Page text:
Fiona lost her husband Nick in May. Loved by so many, restrictions due to the coronavirus pandemic meant a lot of his family and friends would be unable to attend his funeral and say goodbye, so Fiona created a tribute page for Nick, sharing her memories of him and encouraging others to do the same.
“We were one of the ‘luckier’ ones; the City of London crematorium is quite big, so we were able to have 20 people attend Nick’s funeral. It meant our daughter, Isabel, myself and both of Nick’s siblings and their partners, other close family and even four of his closest friends could attend.
Still, this was the tip of the iceberg of people who wanted to come, share their memories and say goodbye to Nick. Because we all have so many incredible memories of him.
It was Nick’s Macmillan nurses who told me about Roy Castle Lung Cancer Foundation. They were so incredible throughout Nick’s diagnosis and treatment, so I asked them what I could do to support them, and they recommended Roy Castle.
I went on the MuchLoved website and saw others setting up tribute pages. I was hesitant at first, but after looking into it a bit more, I realised it was a wonderful way for everyone to share their memories or show their support to us at a time when they physically couldn’t.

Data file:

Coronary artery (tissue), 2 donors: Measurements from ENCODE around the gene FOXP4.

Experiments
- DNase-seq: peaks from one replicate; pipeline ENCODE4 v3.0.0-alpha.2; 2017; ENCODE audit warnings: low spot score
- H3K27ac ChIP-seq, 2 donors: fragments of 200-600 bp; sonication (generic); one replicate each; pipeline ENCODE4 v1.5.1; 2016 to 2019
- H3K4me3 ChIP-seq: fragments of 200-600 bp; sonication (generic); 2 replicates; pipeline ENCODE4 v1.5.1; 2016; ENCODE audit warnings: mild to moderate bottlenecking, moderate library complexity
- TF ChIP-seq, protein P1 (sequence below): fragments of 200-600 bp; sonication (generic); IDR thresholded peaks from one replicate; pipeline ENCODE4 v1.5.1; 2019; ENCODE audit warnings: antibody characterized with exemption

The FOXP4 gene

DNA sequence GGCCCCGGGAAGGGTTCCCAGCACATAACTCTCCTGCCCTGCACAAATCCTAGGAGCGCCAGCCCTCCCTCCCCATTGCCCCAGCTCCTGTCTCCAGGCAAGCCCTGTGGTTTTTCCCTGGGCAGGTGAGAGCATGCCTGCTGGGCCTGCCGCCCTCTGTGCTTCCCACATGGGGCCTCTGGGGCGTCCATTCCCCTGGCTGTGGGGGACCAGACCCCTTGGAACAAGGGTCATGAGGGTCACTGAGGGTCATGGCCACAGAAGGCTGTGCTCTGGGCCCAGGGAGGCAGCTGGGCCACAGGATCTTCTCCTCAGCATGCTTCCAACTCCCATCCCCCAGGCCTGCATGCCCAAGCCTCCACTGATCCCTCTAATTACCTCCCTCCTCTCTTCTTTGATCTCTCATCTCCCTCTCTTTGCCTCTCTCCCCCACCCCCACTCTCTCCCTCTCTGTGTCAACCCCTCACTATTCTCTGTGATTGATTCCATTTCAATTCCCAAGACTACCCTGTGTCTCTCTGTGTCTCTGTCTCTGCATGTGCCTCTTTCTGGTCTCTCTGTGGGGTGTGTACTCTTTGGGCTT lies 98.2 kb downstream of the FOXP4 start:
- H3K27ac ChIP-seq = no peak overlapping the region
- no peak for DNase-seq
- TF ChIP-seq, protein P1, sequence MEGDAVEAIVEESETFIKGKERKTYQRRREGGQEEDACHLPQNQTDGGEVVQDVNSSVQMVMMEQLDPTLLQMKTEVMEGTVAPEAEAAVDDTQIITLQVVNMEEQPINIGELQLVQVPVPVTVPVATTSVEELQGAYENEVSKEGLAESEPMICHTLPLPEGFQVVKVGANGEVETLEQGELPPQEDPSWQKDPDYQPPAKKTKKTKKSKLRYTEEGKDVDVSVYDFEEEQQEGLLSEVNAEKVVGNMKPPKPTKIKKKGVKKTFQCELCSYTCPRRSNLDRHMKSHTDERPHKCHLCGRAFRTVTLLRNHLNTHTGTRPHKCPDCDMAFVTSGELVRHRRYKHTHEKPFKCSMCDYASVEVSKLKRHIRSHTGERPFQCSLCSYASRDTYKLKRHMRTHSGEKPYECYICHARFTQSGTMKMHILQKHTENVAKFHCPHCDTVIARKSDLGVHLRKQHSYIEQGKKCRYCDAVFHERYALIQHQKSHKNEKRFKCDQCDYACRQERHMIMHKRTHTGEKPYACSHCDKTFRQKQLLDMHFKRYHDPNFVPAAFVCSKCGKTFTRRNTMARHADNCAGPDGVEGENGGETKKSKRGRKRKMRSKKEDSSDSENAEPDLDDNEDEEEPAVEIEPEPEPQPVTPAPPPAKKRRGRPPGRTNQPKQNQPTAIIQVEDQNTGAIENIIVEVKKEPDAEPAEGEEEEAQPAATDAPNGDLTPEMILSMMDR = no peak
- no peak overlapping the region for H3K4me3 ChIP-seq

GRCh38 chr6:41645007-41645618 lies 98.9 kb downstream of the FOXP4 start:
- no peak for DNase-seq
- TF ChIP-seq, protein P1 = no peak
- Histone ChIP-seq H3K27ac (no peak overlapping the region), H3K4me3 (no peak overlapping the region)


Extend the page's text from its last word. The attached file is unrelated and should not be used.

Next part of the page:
Nick cared about people. Since he died, several people have taken the time to write to me and share the positive impact he had on their lives. Some even went as far as to say his advice changed their life. There was one friend from university. He was struggling, and on the brink of leaving. Nick took him under his wing, and he stayed. Sadly, I don’t think Nick ever knew.
That was just the kind of person Nick was. He had such an approachable nature. He wasn’t what you would call outgoing, but he was a sociable person, comfortable in his own skin. When you talked to him, he listened. He was interested in you and, if you asked for his advice, he would sit and consider the situation carefully before offering advice.
Nick and I met at Durham University. I was in my first year and Nick in his last. We got together just before his finals. He still managed to get a 2.1 so I obviously didn’t distract him too much!
As part of my degree, I spent a year in France. We did the long-distance thing which back then, with no internet or mobile phones, was even harder than it is now. I remember queuing at a phone box with a handful of Francs each week. It was difficult, of course, but even at that young age, we were comfortable in our relationship. And we were right to be; we were together for 38 years.
Nick was diagnosed with lung cancer in February 2019. It started with a cough and coughing up a tiny amount of blood. His doctor sent him straight for an x-ray and they found a large tumour in his lung. He then also started experiencing a pain in his shoulder. We initially thought he had strained it because he was coughing too much, but it turned out to be a second tumour.
Nick started treatment, chemo first and then radiotherapy. He reacted well and this meant he could carry on with his life, which he was determined to do. Nick had two main passions in life (as well as his family!) which were wine and golf.